by Anupriya Jain
Are you that ‘nerd’ whose syllabus is not only complete, but revised thoroughly thrice an evening before the exam? Are you the first one to slap that assignment down on the table on the day of the deadline? Are you the ideal kid with the invisible halo who has the lawns mowed, the room cleaned and the homework neatly finished before Mumma returns from work?
Then move on, because this space is not for you. It is only and essentially for the ‘Brotherhood of Procrastinators’ or ‘Procrastinators Anonymous’ or whatever self-help group you want to name it, because we hardly care, or rather put off even the ‘I-give-a-damn’ till tomorrow. And please, if you chose to read this piece looking for a miracle pill, stop right here. There is no such thing, and if you happen to be one of those bizarre believers of the Sorcerer’s Stone, Bye Bye!
Yes, I confess I am a Procrastinator too and you can very well figure that out yourself – 197 words exhausted and I yet haven’t told you the solution to it. Anyway, almost everyone will agree it is a problem as irritating and sticky as weight loss – you know you have to lose it, you want to lose it but you’re too lazy to lose it. Then what must one sincerely hoping to improve do? A frantic research on the Internet revealed a startling fact to me, and so I decided to go the Compassion-in-Action way and share it with my fellow Procrastinators.
Till date I have been nagged by my mother to at least start the task I have been putting off for so long. The frantic Internet surfing that fateful day revealed how true my Mom was. And since teenage is synonymous with logic and it is hard to convince you to follow until I furnish you with some, let me introduce to you the study carried out by a Russian psychologist Bluma Zeigarnik who founded the ‘Zeigarnik Effect’ in 1927.
While dining in a busy restaurant in Vienna, Zeigarnik observed a peculiar phenomenon. She noticed that the waiters seemed to remember only those orders placed which were in the process of being served. When they were completed, they evaporated from their memory. She went back to her laboratory and conducted a series of tests in which the participants were asked to perform numerous but simple tasks such as solving puzzles, stringing beads etc. They were interrupted and stopped between some of the tasks performed, while some remained uninterrupted. Later, when the participants were asked which tasks they remembered having performed; they were twice as likely to remember the tasks in which they were interrupted than those which they had been allowed to complete.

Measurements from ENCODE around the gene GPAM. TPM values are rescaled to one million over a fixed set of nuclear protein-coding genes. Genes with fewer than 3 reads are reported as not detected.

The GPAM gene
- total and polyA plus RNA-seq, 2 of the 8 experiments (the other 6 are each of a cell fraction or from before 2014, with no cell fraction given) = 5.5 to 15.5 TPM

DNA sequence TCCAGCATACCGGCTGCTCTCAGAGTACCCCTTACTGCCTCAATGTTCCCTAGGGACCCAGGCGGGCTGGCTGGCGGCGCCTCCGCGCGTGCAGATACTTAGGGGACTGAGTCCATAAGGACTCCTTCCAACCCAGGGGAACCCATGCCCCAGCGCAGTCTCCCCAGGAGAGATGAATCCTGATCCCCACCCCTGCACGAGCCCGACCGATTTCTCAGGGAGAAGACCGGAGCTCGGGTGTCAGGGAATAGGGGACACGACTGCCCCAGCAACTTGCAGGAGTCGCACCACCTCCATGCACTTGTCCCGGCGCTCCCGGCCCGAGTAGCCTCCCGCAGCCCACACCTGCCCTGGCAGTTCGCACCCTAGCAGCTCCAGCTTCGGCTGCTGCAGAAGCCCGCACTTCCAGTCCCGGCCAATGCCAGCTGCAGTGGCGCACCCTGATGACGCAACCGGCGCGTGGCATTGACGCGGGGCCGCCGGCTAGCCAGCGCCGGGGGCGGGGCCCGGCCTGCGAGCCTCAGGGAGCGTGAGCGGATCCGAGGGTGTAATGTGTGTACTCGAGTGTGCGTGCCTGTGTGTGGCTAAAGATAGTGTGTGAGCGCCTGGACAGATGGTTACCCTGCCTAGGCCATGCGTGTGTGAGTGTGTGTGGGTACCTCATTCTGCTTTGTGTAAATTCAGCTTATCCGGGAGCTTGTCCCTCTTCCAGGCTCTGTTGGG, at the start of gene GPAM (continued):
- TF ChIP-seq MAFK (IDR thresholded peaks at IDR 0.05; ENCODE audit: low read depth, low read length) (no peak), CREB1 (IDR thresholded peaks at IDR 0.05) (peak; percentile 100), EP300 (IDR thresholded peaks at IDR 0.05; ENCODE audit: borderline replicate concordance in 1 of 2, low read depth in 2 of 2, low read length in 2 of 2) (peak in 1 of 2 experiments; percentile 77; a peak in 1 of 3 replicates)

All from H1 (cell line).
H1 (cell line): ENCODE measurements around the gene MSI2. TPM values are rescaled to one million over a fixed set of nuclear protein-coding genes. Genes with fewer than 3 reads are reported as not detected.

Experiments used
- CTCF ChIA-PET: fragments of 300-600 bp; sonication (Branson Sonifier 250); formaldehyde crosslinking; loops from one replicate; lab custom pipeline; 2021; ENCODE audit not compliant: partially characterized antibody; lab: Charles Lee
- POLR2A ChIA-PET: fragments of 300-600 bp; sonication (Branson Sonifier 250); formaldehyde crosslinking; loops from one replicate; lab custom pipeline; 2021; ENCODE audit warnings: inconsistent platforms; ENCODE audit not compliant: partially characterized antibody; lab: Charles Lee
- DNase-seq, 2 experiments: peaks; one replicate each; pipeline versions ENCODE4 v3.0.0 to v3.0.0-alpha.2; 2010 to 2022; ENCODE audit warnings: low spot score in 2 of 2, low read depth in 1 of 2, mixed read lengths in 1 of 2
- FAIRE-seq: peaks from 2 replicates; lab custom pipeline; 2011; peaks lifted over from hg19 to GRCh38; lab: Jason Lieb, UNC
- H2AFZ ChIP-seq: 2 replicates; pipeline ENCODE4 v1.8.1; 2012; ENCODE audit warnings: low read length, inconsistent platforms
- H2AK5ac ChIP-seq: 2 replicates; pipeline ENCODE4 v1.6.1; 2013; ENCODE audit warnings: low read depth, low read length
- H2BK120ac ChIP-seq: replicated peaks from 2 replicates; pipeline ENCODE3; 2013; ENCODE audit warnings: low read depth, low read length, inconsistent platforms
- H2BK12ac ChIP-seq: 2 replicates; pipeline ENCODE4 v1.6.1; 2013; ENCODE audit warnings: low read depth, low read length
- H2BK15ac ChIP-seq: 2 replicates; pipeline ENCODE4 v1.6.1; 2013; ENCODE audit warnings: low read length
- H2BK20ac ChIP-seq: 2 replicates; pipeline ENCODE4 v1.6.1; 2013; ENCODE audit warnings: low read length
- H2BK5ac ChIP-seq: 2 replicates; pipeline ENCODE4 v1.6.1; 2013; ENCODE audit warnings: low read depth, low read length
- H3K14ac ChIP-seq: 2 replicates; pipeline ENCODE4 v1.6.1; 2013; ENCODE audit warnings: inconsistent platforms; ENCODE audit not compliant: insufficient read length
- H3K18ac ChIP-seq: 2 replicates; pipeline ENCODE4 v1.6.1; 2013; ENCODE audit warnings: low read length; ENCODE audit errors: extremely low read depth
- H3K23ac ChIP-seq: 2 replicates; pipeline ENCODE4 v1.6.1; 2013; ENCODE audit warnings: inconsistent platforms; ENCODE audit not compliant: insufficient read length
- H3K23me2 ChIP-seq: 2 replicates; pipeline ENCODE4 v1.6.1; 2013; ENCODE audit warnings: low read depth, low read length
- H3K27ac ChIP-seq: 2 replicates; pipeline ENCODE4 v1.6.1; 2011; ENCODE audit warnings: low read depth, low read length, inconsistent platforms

In 1982, Kenneth McGraw drew from this study and conducted another experiment in which the participants were asked to solve a really tricky puzzle. Before any of them could complete it, they were told that the experiment was over and were asked to stop. As per the observations, 90% of the participants continued to solve the puzzle despite being informed that the time had elapsed and the experiment was over.
Does it ring some bells?
Well, what both these studies aim to imply is that once you start something, or when something is in progress our mind tends to pay more attention to it. When the waiters are yet to serve the orders, they keep hovering in their consciousness. The participants of Bluma’s and Kenneth’s study were in the middle of solving a puzzle when they were asked to stop. Since the mind had already taken up a task and was working on it, it refused to stop. Therefore, the participants were still thinking about the tasks when the experiments had ended. And that is why they remembered uncompleted tasks better in the first study and refused to stop until the puzzle was solved in the latter.
Now let’s apply it to our poisonous habit. The list of ‘pending’ tasks keeps getting elongated because we refuse to START. If the studies are correct, you will find that as soon as you just take the first step towards doing it, you won’t be able to put it down until you had completed it. And this may well apply to the whole list.
For instance, if you begin a particular project, your mind records a statement ‘I started Project A’. Now, there are two roads to which you could get inclined –
- You complete the project
- You don’t complete the project
If the 1st road, well, good enough!
But if you happen to move to the 2nd road (what most procrastinators would tend to do even though they have started the project) the mind would record another statement “I didn’t complete Project A’.
This will lead to a case of Cognitive Dissonance in which you have two dichotomous statements –
“I started Project A”
“I didn’t’ complete Project A”
To achieve equilibrium, your mind will push you towards completing the assigned task, which is what you will end up doing. Success!
An idle mind can think up of a 1000 excuses to remain idle, and we surrender to it. The trick is to jolt that mind by just gathering a bit of incentive and taking the first step. Believe me, the irritated mind will itself lead you further without any effort. 🙂